A lot of people want to open their own restaurant. They like to eat out and talk about how they could do it better.
It all looks fun – and so easy. But restaurants have a high failure rate: research indicates that roughly 60 per cent of them fail in the first three years.
What does it take to do it well? Tim Pater, the founder of three restaurants in Kingston, Ont., has a deep understanding of this difficult industry.
Mr. Pater got the food bug in France, where he attended his final year of high school. When he returned home to Canada, he studied urban planning at university, worked in restaurants to pay the bills, and cooked memorable meals for his roommates and friends. "Everyone said I should open a restaurant," he recalls.
After graduation, he started a catering business and continued to work in restaurants while it got off the ground. On the side, Mr. Pater also invested in a friend's business: when it took off, the investment gave him a nest egg which, combined with support from his family, enabled him to open his first restaurant.
Mr. Pater launched a classic French bistro called Le Chien Noir, in 2000. Rather than follow a traditional approach to restaurant growth –opening clones in different locations – he grew his business by opening very different restaurants in close proximity to each other. In 2003, he opened a second restaurant, an Italian pizza and wine bar called Atomica, and last year he opened gourmet burger joint Harper's Burger Bar.
What has he learned from the experience?
Mr. Pater has five pieces of advice for would-be restaurateurs.
1. Know the industry. Make sure you work in a restaurant before you start one, so you know what's involved. As Mr. Pater says:" It's not that glamorous. You can't prance around the place giving free drinks to your friends. It's a difficult industry and there is a challenge every day."
The years he spent working in restaurants gave him a depth of experience in all aspects of operations, such as designing the facility, pricing menus, managing staff, selecting suppliers, and dealing with the complex regulatory environment that surrounds food and beverage service.
2. Love the industry. If you can't stand the thought of waiting tables or dealing with the public or working evenings and weekends, this is not the business for you. Your spouse or partner also has to be on board given the brutal working hours and frequent chaos.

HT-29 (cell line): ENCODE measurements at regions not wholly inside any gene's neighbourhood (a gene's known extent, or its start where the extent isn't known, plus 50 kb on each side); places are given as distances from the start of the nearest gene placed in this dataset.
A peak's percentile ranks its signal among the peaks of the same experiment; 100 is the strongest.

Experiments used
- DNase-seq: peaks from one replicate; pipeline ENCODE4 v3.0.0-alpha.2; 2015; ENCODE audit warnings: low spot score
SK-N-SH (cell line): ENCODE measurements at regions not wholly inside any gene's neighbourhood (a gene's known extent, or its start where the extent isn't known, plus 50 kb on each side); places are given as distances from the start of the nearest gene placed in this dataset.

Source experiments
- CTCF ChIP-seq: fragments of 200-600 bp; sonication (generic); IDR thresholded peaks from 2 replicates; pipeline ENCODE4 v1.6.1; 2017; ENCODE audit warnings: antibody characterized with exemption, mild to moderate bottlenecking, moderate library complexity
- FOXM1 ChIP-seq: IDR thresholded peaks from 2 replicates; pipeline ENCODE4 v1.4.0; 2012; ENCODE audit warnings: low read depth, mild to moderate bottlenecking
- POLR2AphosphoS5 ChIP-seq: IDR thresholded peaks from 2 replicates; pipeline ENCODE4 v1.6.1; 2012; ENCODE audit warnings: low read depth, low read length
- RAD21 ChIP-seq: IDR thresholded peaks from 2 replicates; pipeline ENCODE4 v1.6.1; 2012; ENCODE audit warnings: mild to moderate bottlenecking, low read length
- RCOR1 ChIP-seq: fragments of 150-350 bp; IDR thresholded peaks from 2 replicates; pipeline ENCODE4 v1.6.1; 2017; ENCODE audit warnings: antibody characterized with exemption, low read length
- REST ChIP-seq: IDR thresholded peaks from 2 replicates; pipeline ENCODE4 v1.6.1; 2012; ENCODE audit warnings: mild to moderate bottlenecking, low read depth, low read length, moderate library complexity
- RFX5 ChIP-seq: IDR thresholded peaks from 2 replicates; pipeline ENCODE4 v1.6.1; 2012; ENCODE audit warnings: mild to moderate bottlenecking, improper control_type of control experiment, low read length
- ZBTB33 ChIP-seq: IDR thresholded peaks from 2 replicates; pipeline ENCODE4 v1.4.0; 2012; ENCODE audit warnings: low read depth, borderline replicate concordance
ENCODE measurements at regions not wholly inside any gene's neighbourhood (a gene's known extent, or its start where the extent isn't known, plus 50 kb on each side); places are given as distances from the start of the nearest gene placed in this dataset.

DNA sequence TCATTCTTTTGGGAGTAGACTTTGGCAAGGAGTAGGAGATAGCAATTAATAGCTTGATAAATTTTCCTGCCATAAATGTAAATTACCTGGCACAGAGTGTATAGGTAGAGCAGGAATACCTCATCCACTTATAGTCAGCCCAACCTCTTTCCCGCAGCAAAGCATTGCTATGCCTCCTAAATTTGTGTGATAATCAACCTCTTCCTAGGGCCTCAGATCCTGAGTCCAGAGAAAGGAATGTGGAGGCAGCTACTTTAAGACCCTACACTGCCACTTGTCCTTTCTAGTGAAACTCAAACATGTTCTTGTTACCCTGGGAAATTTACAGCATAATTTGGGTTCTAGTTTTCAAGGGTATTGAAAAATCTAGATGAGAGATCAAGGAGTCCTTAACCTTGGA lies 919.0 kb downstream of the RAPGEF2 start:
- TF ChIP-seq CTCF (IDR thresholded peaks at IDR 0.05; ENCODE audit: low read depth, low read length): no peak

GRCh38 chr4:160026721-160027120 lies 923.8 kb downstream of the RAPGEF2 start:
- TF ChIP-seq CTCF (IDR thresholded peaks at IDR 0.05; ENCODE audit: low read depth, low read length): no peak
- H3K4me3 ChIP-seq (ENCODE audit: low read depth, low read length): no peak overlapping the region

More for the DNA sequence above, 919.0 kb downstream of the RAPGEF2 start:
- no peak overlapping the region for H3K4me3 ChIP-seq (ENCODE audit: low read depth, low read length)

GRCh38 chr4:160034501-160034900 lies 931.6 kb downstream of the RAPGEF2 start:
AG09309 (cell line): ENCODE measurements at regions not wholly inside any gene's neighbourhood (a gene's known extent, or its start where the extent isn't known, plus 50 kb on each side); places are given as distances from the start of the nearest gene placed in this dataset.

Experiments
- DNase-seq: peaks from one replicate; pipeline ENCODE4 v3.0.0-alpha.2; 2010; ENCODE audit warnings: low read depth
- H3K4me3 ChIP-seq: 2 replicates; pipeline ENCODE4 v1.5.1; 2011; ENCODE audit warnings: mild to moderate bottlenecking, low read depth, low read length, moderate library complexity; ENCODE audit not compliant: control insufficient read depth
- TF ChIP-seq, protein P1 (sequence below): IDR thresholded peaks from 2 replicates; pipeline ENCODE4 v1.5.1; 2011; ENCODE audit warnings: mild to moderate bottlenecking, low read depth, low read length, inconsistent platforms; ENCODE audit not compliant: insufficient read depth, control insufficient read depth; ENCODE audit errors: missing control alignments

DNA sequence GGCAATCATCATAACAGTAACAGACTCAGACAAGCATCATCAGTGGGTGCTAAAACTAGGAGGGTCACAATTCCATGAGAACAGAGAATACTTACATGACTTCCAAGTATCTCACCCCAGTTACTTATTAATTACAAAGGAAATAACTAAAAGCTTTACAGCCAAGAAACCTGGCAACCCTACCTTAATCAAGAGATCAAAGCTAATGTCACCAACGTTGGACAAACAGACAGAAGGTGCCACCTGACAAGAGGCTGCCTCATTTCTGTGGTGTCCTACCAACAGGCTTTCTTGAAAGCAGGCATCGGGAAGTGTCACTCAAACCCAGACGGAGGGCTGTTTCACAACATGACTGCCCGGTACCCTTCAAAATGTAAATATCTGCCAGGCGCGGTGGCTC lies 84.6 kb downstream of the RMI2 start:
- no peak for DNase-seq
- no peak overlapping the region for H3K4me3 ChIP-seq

It helps to be tuned into the trends. For example, Mr. Pater saw the growing gourmet burger craze in the United States, and he figured it would resonate with native Kingstonians and the Queen's students who spend most of the year in the city.
3. Work on your business, not in your business. "If you're cooking, bussing tables and bartending every night, you won't have the time and energy to pay attention to the business part of your business," Mr. Pater explains.
The margins are thin in the restaurant industry, and someone has to focus on the money and on keeping costs down. In doing so, you also have to deal with constant turnover in staff. Although Mr. Pater has instituted managerial positions and profit-sharing to provide career paths for valued employees, he recognizes that for most people, "working in a restaurant is something you do until you figure out what you want to do with your life."
4. Choose your location with your target clientele in mind. Is your restaurant more likely to attract walk-by traffic, or will it be a destination in itself? Mr. Pater thought eating at Harper's would mostly be a spur-of-the-moment decision, so he located it on Kingston's main street. Le Chien Noir, on the other hand, was expected to be a destination, so it was housed a block off the main street, where he found the ideal setting.
It was in a row of centrally located heritage buildings that were being renovated, where the design – as well as the intersecting courtyards and pathways – fit the bistro theme well. Atomica was located next door to Le Chien Noir, allowing the two restaurants to share an office and wine storage.
5. Be flexible. "The advantage of having your own restaurant, rather than being part of a chain, is that you can quickly change something that's not working," Mr. Pater says. "You can change a menu item that's not popular or close at 9 p.m., if business is slow."
He learned the importance of flexibility soon after opening Atomica: "My vision was an authentic Neapolitan pizzeria, but the menu just didn't catch on. It took us a while to readjust and find out that our customers preferred to have a broader choice of Italian cuisine."
Two of Mr. Pater's restaurants have beaten the odds, and the third is well on its way. He's made enough money from each restaurant to be able to obtain financing to open the next one. He's community-minded – he embraced the local food movement early on and he is a big supporter of local producers.
He's also active on the board of the Kingston Business Improvement Association. He feels lucky to be contributing to the community while doing something he loves. As he explains: "Owning a restaurant is a wonderful way to be at the heart of a community, because you're helping people to interact and celebrate with each other."
Special to The Globe and Mail
Becky Reuber is a professor of strategic management in the Rotman School of Management of the University of Toronto.
This is the latest in a regular series of case studies by a rotating group of business professors from across the country. They appear every Friday on the Your Business website.
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